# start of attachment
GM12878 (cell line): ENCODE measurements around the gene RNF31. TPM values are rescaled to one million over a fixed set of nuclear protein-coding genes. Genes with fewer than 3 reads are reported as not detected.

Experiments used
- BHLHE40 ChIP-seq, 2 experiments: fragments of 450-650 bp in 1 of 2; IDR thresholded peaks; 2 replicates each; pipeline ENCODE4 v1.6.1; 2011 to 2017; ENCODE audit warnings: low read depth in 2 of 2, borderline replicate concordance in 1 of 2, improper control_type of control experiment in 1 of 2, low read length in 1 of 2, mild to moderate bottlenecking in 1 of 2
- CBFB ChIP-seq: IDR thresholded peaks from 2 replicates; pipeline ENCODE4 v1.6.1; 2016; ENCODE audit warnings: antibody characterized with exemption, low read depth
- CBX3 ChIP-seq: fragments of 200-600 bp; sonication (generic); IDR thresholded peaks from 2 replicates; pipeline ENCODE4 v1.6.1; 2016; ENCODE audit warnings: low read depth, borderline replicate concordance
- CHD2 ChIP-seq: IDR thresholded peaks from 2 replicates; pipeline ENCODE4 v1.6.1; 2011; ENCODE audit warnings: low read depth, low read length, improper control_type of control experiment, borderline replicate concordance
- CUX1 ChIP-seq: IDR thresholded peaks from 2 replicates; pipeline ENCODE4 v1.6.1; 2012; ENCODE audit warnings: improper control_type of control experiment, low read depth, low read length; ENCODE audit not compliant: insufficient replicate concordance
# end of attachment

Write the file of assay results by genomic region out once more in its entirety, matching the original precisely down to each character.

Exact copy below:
GM12878 (cell line): ENCODE measurements around the gene RNF31. TPM values are rescaled to one million over a fixed set of nuclear protein-coding genes. Genes with fewer than 3 reads are reported as not detected.

Experiments used
- BHLHE40 ChIP-seq, 2 experiments: fragments of 450-650 bp in 1 of 2; IDR thresholded peaks; 2 replicates each; pipeline ENCODE4 v1.6.1; 2011 to 2017; ENCODE audit warnings: low read depth in 2 of 2, borderline replicate concordance in 1 of 2, improper control_type of control experiment in 1 of 2, low read length in 1 of 2, mild to moderate bottlenecking in 1 of 2
- CBFB ChIP-seq: IDR thresholded peaks from 2 replicates; pipeline ENCODE4 v1.6.1; 2016; ENCODE audit warnings: antibody characterized with exemption, low read depth
- CBX3 ChIP-seq: fragments of 200-600 bp; sonication (generic); IDR thresholded peaks from 2 replicates; pipeline ENCODE4 v1.6.1; 2016; ENCODE audit warnings: low read depth, borderline replicate concordance
- CHD2 ChIP-seq: IDR thresholded peaks from 2 replicates; pipeline ENCODE4 v1.6.1; 2011; ENCODE audit warnings: low read depth, low read length, improper control_type of control experiment, borderline replicate concordance
- CUX1 ChIP-seq: IDR thresholded peaks from 2 replicates; pipeline ENCODE4 v1.6.1; 2012; ENCODE audit warnings: improper control_type of control experiment, low read depth, low read length; ENCODE audit not compliant: insufficient replicate concordance